"You think I don't have a sense of humor? You've wounded my ego."
"There hasn't been a lot of room for levity this week."
She'd been so damn scared in the hospital. Walking the halls at night when she couldn't sleep. Obsessively checking on the baby and praying she would remember something, anything from the past five years.
Most of all, wondering about the mysterious, handsome man who'd spent hours with her each day.
"True enough. Hopefully we can fix that. We have the whole holiday season to relax, settle our child and get to know each other again." Through the rearview mirror, he held her eyes with a determined intensity. "Because, make no mistake, I intend to remind you of all the reasons we fell in love in the first place."
His words made something go hot inside her, a mixture of desire and confusion and, yes, nerves. She swallowed hard. It didn't help. But even if she didn't remember it, this was her life. There was no choice but to push on. To regain her memories and her life.
And figure out just what this manher husbandmeant to her. Not just in the past. But now.
Porter Rutger had been through hell.
But for the first time in a long time he saw a way to climb back out.
His hands clenched the steering wheel as he drove his wife and son home from the hospital. The past monthworrying about how Thomas would recover from his first surgery for his clubfoot, wondering about possible hidden effects of the accident on the baby.
And all the while his wife had been in a coma.
Porter's jaw flexed as he studied the familiar beach road leading to the vacation home they'd chosen after their third in vitro failed. Before they'd adopted Thomas, their marriage had showed signs of fraying from years of struggling with the stresses of infertility.
He and Alaina had been in hell for a long time, even before the accident. He'd thought they'd hit rock bottom when they'd contacted a divorce attorney. They'd been so close to signing the divorce papers when the call came about a baby to adopt. A special-needs baby, difficult to place, an infant who required surgeries and years of physical therapy. While foster care would have provided the basics, the search for a home would have to start all over again if they backed out, leaving the baby adrift in the system.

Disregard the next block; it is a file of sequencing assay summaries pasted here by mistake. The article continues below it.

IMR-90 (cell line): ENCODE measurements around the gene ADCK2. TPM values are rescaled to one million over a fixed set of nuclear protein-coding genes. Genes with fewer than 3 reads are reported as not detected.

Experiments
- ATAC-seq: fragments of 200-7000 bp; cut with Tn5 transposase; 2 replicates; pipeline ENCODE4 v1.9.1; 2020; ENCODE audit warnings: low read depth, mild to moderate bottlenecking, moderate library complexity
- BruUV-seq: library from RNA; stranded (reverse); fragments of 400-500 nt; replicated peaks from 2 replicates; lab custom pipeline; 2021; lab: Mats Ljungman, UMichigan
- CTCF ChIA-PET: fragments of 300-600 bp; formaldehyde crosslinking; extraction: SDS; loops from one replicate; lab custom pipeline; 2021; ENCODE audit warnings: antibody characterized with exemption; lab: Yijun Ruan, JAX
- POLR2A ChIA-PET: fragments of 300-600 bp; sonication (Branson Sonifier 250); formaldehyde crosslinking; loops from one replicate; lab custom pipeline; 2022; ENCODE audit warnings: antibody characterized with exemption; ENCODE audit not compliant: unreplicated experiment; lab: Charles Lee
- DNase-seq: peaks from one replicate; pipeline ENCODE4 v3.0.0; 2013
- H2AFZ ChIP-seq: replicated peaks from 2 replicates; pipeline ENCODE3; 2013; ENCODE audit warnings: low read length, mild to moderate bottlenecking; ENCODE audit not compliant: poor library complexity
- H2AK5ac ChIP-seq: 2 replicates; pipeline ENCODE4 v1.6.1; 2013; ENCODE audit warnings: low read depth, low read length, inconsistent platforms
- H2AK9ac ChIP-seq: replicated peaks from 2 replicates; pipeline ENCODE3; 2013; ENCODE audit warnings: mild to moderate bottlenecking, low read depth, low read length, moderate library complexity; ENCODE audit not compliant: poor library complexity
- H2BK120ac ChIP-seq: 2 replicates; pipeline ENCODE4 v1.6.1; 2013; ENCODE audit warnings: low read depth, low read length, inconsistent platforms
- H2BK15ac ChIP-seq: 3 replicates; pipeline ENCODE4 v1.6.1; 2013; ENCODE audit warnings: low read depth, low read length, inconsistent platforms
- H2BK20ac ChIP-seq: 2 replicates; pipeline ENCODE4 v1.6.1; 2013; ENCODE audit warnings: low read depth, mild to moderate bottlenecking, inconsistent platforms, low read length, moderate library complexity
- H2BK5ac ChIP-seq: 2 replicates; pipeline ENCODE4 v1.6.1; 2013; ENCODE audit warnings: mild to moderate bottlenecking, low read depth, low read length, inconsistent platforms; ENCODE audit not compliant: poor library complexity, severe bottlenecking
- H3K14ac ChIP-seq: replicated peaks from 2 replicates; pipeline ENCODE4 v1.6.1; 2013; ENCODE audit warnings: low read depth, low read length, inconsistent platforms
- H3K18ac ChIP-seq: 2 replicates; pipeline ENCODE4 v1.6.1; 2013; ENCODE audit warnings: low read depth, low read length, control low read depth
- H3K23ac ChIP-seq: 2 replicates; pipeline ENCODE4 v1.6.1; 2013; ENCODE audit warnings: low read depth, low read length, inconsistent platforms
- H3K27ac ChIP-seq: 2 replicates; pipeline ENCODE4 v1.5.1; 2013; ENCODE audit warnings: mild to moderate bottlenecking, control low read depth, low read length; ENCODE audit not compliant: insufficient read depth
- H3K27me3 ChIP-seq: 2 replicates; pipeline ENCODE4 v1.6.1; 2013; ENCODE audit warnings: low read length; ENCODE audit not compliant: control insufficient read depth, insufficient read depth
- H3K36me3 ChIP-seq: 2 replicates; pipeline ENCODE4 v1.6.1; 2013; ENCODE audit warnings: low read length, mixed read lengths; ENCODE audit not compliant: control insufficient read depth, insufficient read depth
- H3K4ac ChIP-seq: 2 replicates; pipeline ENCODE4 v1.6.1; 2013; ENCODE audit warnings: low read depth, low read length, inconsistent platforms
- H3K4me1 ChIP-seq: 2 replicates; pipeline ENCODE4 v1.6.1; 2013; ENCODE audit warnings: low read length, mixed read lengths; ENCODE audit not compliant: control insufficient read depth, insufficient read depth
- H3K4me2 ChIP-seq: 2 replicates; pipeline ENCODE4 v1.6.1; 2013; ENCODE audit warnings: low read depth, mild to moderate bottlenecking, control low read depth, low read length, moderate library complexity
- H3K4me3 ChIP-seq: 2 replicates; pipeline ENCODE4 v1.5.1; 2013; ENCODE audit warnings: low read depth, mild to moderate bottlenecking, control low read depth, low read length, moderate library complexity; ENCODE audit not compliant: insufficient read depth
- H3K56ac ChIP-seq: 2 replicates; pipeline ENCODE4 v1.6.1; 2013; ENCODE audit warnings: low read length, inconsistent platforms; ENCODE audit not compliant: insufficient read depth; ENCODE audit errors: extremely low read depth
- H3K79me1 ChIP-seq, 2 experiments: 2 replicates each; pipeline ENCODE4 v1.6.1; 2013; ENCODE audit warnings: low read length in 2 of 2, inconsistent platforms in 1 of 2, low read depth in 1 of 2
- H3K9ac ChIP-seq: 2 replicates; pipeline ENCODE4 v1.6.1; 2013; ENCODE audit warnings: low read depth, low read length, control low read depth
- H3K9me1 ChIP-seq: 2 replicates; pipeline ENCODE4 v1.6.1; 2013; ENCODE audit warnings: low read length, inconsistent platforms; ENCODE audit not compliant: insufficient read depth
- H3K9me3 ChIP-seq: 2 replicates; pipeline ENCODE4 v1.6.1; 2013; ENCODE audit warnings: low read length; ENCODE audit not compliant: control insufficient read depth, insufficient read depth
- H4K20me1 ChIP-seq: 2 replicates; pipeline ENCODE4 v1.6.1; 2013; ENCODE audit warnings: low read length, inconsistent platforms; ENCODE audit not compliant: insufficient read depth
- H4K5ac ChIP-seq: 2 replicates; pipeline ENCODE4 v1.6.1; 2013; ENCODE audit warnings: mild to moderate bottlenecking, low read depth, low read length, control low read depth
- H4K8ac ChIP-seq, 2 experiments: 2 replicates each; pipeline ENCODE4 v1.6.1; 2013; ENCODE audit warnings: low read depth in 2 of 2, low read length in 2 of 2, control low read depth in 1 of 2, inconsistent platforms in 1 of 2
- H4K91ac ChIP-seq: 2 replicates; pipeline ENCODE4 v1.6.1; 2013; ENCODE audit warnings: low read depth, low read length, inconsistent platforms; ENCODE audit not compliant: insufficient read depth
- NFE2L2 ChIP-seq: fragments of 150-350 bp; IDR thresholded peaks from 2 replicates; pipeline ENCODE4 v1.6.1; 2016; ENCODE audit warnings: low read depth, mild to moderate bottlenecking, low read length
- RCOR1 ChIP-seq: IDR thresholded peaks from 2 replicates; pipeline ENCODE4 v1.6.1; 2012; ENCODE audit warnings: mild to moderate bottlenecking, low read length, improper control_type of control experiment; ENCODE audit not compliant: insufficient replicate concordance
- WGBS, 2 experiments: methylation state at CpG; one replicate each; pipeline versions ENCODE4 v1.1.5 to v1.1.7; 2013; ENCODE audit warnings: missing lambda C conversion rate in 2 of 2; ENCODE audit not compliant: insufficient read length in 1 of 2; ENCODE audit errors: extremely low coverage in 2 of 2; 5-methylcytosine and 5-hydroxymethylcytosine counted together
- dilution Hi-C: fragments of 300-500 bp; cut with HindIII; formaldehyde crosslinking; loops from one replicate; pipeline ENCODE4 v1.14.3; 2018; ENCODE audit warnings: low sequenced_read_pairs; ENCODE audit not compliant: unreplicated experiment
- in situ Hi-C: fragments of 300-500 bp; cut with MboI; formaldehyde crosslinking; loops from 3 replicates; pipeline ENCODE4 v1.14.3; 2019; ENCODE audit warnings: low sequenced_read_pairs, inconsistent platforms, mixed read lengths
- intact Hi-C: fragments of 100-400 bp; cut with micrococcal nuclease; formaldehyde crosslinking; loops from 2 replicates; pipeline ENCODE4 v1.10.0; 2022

They hadn't made the decision to adopt on a whim. They'd started the adoption process two years ago when the reality of infertility had become clear. Then they'd faced more heartache waiting. Their already strained marriage hadn't fared well under the added stress.
To this day, he couldn't remember which of them had asked for a divorce. The words had been thrown out during an argument and then taken root, growing fast, lawyers involved. It had damn near torn him apart, but their constant arguments had made it impossible to envision a future together bringing up the family they both wanted so much. Even marriage counseling hadn't helped.
They'd reached the endand then the call had come about Thomas.
He and Alaina had put their differences aside to adopt the baby and stay together temporarily. Her soft, open heart had welcomed the baby from the second the call had come. Thomas needed them. That had cinched the deal for Alaina.
Then the accident happened and the possibility of losing her completely had made him want to shred the documents. Maybe he could have that family he wanted after all.
And he'd had no idea how quickly that little bundle in the back would steal his heart. He would do anything for his son. Anything.
While he would also do anything to have Alaina healthy, he couldn't ignore the fact that he had a second chance to win her overfor himself and for their son. This could be a fresh start, a way to work through all the pain they'd caused each other in the past.
Yes, he'd made mistakes in their marriage, but this was a new opportunity to build the family he'd always wanted. Growing up with a single-mom lawyer who worked all the time and husband-hunted during her hours off, he'd craved stability, love.
If he could only gain Alaina's forgiveness, or convince her that he was in it for the long haul this time, that he'd changed. Hell, if he could just make Alaina realize he wasn't the man he'd been a few weeks ago, then he could have the family he'd always dreamed of. The one they'd both wanted.
He'd never been one to procrastinate or waste time. He was a man of action.
And the stakes had never been more important than now.
Most Helpful Customer Reviews
A Christmas Baby Surprise by Catherine Mann pens another delightful story that will touch your heart. Alaina Rutger is slowly recovering from a terrible car accident. The accident affected her memory and causing her to forget her husband and her newly adopted son. Putting her trust in this virtual stranger that says he is her husband is asking a lot but Alaina feels some type of connection to him. Porter Rutger is delighted to have his wife back any way he can get her. He knows the truth about the state of their marriage before the accident and wants to give Alaina and himself a fresh start. But they both are keeping secrets, will this fresh start before over before it even has a chance to grow? Catherine Mann’s stories are always special and this one is no exception. Porter and Alaina fight their way back to each other and to give their new son a perfect life. The bonus story by Janice Maynard Reclaimed by the Rancher is an added treat.
Catherine Mann’s latest, A Christmas Baby Surprise, gives readers a chance to remember what it was like to fall in love for the first time. When Alaina Rutger wakes up in a hospital room she has no memory of past five years. According to Porter, the man sitting next to her bed, they were in a car accident, are married and have just adopted a baby boy. As Alaina tries to regain her memory, Porter tried to win his wife a second time. Alaina and Porter’s relationship is a slow build. It is fun to watch them fall in love all over again. The loss of her memory provides a nice point of conflict that is resolved well by the end. If you are a fan of first love, this is a book for you.